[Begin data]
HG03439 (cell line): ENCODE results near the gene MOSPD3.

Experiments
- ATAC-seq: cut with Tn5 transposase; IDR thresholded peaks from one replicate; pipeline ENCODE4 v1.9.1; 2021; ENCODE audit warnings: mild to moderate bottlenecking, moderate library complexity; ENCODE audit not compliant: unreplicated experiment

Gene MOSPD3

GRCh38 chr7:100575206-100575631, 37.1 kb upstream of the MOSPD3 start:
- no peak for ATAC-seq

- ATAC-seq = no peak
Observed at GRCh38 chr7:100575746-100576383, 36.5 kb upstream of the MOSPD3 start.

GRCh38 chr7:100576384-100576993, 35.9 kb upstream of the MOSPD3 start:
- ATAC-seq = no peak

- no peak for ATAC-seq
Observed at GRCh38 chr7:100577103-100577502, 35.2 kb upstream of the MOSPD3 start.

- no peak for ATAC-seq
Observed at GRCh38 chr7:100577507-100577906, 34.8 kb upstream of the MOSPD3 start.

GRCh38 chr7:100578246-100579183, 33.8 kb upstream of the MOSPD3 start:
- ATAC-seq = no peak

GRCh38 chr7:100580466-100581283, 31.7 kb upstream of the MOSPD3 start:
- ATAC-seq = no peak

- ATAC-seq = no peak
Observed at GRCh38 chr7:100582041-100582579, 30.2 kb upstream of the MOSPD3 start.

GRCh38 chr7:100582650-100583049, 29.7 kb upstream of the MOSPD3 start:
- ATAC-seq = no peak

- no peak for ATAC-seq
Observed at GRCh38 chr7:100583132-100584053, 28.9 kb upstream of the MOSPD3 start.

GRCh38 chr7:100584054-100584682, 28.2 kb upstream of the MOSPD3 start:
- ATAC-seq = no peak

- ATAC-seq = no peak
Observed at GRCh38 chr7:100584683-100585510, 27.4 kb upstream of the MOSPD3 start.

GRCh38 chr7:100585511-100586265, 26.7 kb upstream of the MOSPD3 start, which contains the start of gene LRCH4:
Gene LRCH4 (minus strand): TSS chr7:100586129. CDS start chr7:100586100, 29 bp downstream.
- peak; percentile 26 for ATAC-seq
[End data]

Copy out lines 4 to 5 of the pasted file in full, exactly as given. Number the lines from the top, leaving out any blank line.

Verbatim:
Gene MOSPD3

GRCh38 chr7:100575206-100575631, 37.1 kb upstream of the MOSPD3 start: